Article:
UroVysion FISH was found to be positive in a high proportion of pathologically confirmed urachal carcinoma ( urachal carcinomas are rare tumors that occur predominantly in the dome of the urinary bladder.) Its chromosomal aberrations may be different from those of urothelial carcinoma. More studies are needed to clarify their genetic background. Not all tumors showing abnormalities by FISH are urothelial carcinomas [8]. A study in Japan confrmed the effectiveness of two consecutive UroVysion tests in predicting recurrence after TURBT. Further studies may help to determine a suitable interval for cystoscopy follow-up [9]. Application of FISH Urovysion to cultured CTCs (Circulating tumor cells) from bladder cancer could help to confirm their origin and sharing of chromosomal abnormalities [10] A Korean study suggested that the NMP22 test should be added to the diminishing criteria for MME (manual microscopic examination ) to improve accuracy. The combination of urine sediment imaging analysis and NMP22 test can assist in the review of specimens [11]. The combination of Fluorescence in Situ Hybridization (FISH) and nuclear matrix protein 22 (NMP22) could increase the sensitivity and specificity of bladder carcinoma management. A systematic literature search was carried out in PubMed, Embase, Cochrane Library, Web of Science, Chinese National Knowledge Infrastructure, and Wanfang database dated up to October 2018. The systematic review showed that the combination model of FISH plus NMP22 may do better than FISH or NMP22 alone in bladder cancer detection. [12].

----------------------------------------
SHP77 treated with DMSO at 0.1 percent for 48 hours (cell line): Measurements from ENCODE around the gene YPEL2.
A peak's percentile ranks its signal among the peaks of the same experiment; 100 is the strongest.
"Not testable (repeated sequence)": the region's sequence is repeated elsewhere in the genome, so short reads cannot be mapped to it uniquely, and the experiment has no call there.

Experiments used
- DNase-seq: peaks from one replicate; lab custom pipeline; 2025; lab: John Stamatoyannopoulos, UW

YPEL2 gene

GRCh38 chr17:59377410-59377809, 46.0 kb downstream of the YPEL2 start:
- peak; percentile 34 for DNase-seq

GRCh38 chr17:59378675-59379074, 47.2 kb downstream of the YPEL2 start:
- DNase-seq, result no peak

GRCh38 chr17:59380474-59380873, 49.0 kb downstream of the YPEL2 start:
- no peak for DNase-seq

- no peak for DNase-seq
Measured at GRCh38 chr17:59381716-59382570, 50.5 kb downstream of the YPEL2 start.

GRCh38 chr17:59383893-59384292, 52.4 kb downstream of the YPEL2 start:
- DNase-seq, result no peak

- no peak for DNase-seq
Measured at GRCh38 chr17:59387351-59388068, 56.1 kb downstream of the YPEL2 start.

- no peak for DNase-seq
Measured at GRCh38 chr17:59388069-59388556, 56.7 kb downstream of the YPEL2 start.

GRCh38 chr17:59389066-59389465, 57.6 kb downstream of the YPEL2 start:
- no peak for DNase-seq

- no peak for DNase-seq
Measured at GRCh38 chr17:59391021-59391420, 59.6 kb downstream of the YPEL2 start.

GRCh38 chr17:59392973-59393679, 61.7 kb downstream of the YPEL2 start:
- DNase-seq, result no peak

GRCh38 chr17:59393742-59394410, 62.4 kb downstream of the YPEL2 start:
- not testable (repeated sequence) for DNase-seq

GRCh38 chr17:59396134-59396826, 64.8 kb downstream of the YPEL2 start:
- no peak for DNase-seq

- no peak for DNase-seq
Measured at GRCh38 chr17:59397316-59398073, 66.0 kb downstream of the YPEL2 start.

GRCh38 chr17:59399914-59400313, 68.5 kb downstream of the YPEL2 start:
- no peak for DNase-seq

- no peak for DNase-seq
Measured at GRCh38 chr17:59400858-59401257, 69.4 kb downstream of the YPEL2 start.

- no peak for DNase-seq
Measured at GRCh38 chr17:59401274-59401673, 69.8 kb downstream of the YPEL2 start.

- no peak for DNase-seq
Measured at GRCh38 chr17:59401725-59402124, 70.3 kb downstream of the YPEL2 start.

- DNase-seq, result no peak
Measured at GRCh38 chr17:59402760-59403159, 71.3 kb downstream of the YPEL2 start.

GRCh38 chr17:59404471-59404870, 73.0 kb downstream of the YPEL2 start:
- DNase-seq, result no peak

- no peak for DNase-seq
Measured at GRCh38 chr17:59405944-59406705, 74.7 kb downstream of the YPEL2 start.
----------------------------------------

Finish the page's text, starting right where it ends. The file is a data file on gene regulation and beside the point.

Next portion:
Once more, marker combination is supported. This covers the genetic susceptibility to chemicals with the level of detoxification and nuclear matrix protein in bladder cancer patients. A relationship between NMP22 level in urine, GST (glutathione S-transferase) level in blood and NAT2(N-acetyltransferase 2) genotype was observed. Also the isoenzyme GST-π in urine seems useful as a marker of bladder cancer . Taken together, UroVysion FISH was found to be positive in a high proportion of urachal carcinoma as well [13-15]. ApoA‑1 showed high sensitivity and specificity, so it could be a useful biomarker in the diagnosis of bladder cancer as well [16]. In summary, At some point, these biomarkers might reduce the total of follow-up cystoscopies, may be by intermittent follow-up scheme alternating between cystoscopy and biomarker testing. The main biomarker purpose should be to exclude high grade tumor recurrence without the need for any invasive procedures. Finally, systematic reviews implied that the diagnostic performance of combination models might outperform single tests alone in bladder cancer detection [17].


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Journal of Urology and Renal Diseases